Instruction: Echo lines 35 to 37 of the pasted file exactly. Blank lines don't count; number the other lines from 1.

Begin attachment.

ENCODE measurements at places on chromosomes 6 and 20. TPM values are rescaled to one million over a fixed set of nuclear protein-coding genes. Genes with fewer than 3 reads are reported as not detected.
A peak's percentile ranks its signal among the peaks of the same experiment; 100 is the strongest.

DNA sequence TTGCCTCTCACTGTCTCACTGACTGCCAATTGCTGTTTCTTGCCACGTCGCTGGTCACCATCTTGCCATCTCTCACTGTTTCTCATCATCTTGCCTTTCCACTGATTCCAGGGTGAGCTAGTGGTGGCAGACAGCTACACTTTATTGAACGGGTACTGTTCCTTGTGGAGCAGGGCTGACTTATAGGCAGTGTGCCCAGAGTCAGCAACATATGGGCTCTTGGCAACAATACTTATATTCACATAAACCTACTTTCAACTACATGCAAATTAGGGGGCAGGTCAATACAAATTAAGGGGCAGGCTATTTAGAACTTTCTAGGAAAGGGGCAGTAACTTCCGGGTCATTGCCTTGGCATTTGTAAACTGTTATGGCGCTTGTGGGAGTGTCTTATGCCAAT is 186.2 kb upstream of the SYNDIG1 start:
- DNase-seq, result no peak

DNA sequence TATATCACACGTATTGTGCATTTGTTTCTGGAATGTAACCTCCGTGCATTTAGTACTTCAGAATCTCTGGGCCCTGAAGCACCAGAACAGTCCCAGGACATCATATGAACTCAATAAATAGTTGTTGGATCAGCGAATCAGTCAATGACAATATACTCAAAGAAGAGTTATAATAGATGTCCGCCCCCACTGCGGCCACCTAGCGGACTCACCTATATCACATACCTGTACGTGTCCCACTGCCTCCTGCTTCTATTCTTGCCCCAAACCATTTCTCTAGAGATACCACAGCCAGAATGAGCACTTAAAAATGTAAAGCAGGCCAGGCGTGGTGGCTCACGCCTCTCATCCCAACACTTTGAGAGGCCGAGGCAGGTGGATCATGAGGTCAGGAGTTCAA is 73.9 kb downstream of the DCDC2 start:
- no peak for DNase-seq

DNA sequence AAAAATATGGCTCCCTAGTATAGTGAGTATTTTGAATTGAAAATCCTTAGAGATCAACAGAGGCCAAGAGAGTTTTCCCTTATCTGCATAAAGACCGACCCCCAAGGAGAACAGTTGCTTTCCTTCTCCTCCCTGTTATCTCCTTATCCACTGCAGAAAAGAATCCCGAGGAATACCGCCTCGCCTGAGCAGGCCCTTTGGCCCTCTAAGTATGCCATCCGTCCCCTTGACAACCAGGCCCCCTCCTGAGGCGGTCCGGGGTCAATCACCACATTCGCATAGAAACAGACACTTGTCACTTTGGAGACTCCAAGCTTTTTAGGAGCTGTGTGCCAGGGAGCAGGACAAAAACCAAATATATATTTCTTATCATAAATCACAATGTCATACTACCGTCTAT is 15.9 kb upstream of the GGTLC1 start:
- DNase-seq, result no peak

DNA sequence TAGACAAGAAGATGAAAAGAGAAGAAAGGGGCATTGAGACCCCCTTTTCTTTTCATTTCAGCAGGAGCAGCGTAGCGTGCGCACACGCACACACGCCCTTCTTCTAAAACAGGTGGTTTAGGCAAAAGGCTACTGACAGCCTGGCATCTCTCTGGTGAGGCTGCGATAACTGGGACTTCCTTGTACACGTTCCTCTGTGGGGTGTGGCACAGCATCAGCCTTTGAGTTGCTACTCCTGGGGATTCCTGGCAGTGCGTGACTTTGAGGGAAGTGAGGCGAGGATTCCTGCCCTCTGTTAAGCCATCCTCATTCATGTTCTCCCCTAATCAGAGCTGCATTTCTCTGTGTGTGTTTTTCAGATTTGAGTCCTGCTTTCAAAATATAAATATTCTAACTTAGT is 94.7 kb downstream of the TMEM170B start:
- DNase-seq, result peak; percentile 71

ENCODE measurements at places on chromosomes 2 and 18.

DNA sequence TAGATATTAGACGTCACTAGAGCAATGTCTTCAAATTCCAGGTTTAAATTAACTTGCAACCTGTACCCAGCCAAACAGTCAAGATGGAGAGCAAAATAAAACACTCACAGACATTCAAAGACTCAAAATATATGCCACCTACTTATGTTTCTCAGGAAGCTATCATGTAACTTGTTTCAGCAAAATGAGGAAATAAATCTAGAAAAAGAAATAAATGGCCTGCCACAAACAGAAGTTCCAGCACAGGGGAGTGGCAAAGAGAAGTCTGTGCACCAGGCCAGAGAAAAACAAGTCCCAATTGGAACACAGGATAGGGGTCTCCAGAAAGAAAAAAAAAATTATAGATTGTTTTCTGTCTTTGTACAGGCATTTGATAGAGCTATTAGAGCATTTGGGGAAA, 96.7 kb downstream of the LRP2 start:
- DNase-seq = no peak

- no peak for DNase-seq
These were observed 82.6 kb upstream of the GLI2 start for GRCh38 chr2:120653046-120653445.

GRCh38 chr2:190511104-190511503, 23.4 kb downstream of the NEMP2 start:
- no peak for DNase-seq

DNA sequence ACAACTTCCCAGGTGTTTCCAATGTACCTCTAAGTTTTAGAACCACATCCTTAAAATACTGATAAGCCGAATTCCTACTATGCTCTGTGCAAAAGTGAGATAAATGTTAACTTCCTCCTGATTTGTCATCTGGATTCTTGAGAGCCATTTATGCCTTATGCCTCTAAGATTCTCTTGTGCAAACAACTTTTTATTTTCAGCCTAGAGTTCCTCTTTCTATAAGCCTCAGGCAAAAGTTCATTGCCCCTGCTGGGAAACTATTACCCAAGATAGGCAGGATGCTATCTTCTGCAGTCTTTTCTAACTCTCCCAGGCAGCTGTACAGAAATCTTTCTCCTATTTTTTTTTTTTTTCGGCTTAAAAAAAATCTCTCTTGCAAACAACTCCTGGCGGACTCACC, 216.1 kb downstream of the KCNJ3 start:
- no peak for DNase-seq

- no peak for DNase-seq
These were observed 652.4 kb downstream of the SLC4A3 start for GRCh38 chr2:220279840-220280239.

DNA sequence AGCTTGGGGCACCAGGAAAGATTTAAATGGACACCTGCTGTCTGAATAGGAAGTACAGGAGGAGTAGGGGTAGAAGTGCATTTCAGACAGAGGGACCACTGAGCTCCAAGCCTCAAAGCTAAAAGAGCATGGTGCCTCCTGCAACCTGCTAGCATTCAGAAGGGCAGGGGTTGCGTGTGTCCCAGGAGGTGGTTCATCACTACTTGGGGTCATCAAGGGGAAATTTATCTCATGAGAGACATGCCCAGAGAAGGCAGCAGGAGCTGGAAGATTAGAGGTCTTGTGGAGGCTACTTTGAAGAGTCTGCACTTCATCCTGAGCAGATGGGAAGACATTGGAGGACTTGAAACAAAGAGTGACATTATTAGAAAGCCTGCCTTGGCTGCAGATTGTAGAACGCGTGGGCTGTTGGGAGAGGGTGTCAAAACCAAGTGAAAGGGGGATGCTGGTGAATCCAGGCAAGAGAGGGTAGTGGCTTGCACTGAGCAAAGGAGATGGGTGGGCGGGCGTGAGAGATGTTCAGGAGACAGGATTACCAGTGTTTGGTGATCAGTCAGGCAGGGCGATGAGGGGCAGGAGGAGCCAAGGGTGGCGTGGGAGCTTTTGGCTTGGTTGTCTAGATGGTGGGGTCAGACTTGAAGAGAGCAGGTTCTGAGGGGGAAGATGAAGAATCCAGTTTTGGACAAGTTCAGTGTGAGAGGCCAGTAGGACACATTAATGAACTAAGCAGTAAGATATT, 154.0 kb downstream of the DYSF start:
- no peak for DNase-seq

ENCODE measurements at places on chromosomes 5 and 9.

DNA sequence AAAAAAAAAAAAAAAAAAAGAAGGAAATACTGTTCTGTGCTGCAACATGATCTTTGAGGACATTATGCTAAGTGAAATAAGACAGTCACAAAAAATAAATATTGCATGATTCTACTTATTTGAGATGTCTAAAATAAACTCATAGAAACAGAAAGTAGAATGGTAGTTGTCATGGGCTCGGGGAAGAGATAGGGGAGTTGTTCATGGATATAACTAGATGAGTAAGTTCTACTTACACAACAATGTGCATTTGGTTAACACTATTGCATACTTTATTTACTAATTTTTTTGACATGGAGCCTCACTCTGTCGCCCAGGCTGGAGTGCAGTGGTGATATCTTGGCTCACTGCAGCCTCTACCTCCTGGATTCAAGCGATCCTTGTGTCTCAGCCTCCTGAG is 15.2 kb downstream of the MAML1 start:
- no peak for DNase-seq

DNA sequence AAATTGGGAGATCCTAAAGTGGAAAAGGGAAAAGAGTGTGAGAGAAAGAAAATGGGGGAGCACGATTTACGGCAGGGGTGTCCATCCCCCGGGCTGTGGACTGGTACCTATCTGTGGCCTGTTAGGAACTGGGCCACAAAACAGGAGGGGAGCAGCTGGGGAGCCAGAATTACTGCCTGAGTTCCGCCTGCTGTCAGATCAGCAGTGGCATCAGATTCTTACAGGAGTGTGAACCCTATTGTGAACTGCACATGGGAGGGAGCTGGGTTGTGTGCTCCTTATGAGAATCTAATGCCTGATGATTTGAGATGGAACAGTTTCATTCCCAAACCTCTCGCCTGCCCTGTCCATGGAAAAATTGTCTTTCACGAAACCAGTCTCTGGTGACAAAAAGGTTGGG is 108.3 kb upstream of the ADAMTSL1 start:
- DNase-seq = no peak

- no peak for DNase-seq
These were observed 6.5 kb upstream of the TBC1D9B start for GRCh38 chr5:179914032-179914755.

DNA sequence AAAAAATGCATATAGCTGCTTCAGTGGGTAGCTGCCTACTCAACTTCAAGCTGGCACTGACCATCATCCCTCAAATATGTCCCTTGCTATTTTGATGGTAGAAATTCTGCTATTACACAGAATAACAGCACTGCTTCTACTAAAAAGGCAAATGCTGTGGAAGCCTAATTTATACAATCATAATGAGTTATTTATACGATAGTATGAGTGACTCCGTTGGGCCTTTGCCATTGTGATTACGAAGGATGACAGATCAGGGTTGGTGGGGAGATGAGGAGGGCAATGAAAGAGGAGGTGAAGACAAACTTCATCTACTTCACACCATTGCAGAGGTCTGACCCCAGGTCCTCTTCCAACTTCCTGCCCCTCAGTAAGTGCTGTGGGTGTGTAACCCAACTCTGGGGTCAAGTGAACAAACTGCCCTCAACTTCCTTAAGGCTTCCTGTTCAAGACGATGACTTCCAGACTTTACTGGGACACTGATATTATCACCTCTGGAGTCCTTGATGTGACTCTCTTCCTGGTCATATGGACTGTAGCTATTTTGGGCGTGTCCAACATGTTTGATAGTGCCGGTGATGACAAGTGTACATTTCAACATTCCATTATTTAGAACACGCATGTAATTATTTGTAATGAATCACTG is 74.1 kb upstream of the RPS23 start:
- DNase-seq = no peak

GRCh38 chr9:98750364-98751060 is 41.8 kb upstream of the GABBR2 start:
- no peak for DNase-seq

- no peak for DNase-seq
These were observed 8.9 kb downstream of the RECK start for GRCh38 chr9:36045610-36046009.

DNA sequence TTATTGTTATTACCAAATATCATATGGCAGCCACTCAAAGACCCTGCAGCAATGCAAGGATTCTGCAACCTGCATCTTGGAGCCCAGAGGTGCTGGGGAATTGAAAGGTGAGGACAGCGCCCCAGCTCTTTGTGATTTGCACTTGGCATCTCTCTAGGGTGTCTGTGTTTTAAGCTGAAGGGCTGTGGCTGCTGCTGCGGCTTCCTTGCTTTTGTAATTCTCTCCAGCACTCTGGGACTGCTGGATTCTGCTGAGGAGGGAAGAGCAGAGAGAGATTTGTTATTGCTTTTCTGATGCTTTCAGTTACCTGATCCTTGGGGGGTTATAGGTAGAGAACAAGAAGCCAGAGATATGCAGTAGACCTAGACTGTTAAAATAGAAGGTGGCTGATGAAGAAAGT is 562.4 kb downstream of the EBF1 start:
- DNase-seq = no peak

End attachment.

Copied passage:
- no peak for DNase-seq
These were observed 8.9 kb downstream of the RECK start for GRCh38 chr9:36045610-36046009.

DNA sequence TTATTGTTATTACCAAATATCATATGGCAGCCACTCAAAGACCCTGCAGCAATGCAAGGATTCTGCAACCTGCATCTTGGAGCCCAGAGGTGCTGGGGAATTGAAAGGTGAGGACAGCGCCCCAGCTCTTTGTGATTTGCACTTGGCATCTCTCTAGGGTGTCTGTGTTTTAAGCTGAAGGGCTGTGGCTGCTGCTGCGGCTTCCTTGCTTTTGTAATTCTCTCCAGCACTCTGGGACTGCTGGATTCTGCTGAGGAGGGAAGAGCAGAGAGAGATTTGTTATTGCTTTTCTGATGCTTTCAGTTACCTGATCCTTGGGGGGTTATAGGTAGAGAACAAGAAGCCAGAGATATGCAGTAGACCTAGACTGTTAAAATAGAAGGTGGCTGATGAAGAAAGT is 562.4 kb downstream of the EBF1 start: